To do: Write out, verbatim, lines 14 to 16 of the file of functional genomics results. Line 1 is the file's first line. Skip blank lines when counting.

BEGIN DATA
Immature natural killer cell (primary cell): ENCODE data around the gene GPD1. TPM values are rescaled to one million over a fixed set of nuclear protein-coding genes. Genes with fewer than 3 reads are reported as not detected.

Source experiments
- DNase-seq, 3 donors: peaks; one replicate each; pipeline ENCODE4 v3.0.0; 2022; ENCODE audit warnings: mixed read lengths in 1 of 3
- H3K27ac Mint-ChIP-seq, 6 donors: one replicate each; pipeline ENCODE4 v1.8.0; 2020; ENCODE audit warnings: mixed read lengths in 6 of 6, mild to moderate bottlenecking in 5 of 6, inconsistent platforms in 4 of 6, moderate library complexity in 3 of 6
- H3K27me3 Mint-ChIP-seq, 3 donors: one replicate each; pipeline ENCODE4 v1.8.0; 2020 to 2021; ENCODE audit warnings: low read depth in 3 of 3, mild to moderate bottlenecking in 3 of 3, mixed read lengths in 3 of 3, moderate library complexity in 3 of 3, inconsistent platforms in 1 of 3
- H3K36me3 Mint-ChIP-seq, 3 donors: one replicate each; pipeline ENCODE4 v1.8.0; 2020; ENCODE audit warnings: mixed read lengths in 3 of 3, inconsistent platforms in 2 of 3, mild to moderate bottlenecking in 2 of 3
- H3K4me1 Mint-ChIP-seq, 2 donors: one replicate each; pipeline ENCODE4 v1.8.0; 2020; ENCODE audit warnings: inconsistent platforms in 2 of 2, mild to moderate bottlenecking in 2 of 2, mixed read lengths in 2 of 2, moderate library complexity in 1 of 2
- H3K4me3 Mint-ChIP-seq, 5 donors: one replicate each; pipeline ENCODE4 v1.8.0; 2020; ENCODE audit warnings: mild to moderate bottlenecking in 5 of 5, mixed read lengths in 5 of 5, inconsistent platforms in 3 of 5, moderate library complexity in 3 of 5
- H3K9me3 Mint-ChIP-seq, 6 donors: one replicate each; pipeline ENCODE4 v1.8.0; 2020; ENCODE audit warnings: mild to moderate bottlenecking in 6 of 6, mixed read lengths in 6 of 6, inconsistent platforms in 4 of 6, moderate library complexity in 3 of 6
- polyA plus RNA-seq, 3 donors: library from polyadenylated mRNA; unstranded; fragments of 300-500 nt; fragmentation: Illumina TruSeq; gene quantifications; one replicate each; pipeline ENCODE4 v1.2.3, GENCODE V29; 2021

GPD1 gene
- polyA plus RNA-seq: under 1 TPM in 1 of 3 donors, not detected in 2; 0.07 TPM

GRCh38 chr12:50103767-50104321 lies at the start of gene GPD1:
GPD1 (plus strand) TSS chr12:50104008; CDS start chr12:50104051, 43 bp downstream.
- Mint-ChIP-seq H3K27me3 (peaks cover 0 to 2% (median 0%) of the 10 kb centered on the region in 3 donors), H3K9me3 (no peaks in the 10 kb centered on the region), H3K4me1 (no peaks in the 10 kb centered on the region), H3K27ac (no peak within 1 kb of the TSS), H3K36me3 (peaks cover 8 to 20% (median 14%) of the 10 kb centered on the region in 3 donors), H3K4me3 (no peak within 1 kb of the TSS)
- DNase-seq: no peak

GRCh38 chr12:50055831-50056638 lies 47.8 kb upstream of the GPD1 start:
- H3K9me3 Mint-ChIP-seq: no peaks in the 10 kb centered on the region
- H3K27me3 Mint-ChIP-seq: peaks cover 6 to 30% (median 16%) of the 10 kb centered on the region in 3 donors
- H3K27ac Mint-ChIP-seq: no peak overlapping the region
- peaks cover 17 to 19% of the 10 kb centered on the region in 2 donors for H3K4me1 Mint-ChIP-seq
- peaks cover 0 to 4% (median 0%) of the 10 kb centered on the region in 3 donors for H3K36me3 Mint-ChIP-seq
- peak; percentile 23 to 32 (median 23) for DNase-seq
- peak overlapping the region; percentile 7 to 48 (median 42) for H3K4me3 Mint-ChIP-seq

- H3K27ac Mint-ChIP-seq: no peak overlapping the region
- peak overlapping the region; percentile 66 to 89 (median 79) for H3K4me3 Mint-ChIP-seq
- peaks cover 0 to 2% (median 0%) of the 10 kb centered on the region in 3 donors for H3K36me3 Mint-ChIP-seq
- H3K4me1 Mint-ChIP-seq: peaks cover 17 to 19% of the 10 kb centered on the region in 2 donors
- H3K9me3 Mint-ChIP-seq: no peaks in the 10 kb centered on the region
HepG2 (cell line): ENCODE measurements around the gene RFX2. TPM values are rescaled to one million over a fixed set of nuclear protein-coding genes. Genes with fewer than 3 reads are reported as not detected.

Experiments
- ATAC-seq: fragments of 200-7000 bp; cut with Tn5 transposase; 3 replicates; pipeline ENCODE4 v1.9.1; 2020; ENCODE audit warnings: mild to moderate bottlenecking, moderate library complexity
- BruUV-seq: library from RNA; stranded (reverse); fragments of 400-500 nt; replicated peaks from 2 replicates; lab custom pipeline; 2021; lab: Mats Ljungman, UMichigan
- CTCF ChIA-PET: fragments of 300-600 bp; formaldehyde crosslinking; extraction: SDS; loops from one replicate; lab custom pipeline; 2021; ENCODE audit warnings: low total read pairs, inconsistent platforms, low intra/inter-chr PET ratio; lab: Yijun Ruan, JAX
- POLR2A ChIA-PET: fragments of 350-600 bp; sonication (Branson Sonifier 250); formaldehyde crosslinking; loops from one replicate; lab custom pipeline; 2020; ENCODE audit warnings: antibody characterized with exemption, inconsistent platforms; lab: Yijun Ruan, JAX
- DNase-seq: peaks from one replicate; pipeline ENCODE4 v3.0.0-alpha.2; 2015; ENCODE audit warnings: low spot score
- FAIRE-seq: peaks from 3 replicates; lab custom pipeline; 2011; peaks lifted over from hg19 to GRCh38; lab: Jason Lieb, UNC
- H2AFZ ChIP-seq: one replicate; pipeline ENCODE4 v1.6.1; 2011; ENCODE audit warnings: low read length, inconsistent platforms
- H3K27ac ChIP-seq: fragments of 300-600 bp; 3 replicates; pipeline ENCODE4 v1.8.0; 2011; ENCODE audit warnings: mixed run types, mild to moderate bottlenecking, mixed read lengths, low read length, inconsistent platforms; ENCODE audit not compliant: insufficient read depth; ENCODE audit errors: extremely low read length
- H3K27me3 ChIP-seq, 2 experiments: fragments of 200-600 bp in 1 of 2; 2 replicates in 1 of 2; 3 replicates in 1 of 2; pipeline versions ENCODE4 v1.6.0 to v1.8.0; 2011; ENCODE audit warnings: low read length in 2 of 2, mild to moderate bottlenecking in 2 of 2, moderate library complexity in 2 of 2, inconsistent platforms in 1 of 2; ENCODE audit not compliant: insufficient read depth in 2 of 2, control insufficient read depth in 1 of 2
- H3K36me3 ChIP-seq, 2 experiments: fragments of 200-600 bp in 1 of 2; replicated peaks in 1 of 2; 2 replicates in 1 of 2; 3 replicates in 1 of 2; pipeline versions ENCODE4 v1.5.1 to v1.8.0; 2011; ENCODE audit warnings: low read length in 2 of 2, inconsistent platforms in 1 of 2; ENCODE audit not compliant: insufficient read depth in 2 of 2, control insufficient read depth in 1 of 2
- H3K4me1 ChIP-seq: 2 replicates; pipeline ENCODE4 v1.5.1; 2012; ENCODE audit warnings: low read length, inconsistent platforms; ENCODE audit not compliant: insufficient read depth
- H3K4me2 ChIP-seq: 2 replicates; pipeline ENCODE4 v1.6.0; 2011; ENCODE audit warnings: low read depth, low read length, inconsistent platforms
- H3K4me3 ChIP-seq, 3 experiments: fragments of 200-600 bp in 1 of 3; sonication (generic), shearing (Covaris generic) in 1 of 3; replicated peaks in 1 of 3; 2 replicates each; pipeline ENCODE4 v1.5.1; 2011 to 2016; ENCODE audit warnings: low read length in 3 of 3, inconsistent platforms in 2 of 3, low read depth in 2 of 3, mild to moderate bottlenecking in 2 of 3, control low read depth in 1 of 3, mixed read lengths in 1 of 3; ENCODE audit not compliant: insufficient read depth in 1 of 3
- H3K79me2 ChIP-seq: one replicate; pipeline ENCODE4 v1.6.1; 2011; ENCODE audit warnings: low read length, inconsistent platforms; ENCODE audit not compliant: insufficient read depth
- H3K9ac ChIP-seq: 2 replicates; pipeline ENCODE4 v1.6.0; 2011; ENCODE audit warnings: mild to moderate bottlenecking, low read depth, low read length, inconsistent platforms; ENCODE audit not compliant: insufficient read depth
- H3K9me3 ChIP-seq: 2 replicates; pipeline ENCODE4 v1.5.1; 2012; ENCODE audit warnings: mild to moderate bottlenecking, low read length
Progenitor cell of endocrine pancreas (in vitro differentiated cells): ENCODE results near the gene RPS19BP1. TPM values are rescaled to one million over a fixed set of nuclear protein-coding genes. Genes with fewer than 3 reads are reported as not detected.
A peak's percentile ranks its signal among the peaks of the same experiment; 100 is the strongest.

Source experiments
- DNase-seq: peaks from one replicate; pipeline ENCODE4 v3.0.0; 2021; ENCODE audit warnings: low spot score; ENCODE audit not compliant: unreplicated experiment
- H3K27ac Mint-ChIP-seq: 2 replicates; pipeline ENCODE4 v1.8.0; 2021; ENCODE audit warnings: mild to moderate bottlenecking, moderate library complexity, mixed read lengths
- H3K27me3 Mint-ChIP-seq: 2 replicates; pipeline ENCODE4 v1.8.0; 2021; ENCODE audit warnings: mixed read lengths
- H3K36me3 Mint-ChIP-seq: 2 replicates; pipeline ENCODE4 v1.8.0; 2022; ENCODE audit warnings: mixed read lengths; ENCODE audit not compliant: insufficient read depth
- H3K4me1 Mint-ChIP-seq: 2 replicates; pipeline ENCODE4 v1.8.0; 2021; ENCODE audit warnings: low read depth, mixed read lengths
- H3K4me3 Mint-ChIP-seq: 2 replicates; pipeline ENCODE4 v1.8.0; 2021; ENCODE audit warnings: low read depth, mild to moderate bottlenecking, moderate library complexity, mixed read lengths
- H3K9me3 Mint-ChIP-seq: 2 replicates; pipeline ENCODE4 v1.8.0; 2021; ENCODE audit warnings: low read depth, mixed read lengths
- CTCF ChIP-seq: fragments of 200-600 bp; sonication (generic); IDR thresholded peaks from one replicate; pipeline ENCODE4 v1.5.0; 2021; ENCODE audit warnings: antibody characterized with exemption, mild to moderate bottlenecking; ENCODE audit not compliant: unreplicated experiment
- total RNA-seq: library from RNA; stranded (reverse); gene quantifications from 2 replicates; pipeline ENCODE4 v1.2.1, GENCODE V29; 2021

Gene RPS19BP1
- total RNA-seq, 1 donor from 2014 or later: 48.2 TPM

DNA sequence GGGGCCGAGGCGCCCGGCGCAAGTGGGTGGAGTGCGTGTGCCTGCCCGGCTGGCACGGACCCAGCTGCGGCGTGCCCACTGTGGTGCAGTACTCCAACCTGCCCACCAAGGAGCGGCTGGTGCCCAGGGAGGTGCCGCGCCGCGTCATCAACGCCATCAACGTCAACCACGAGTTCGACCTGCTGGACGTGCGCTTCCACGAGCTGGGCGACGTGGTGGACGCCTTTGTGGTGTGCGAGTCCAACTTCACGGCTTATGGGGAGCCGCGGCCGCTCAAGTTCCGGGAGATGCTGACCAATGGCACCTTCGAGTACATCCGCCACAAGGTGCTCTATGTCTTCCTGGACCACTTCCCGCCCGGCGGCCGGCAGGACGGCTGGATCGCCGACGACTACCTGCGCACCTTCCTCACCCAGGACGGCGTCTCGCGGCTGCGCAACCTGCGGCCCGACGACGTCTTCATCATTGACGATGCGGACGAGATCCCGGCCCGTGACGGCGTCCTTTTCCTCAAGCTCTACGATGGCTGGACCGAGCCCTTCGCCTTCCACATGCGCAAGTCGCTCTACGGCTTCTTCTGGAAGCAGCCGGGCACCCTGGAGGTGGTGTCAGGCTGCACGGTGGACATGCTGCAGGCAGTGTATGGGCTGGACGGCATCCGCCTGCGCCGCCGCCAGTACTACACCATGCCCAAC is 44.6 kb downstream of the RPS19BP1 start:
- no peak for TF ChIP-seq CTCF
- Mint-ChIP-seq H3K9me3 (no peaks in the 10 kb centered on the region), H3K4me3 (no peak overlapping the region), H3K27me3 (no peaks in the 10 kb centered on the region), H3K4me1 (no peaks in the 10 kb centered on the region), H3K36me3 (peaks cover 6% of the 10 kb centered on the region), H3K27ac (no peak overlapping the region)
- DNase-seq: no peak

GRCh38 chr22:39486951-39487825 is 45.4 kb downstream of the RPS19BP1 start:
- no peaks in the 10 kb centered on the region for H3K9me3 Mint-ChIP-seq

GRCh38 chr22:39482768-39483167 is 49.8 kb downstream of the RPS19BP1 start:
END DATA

GPD1 (plus strand) TSS chr12:50104008; CDS start chr12:50104051, 43 bp downstream.
- Mint-ChIP-seq H3K27me3 (peaks cover 0 to 2% (median 0%) of the 10 kb centered on the region in 3 donors), H3K9me3 (no peaks in the 10 kb centered on the region), H3K4me1 (no peaks in the 10 kb centered on the region), H3K27ac (no peak within 1 kb of the TSS), H3K36me3 (peaks cover 8 to 20% (median 14%) of the 10 kb centered on the region in 3 donors), H3K4me3 (no peak within 1 kb of the TSS)
- DNase-seq: no peak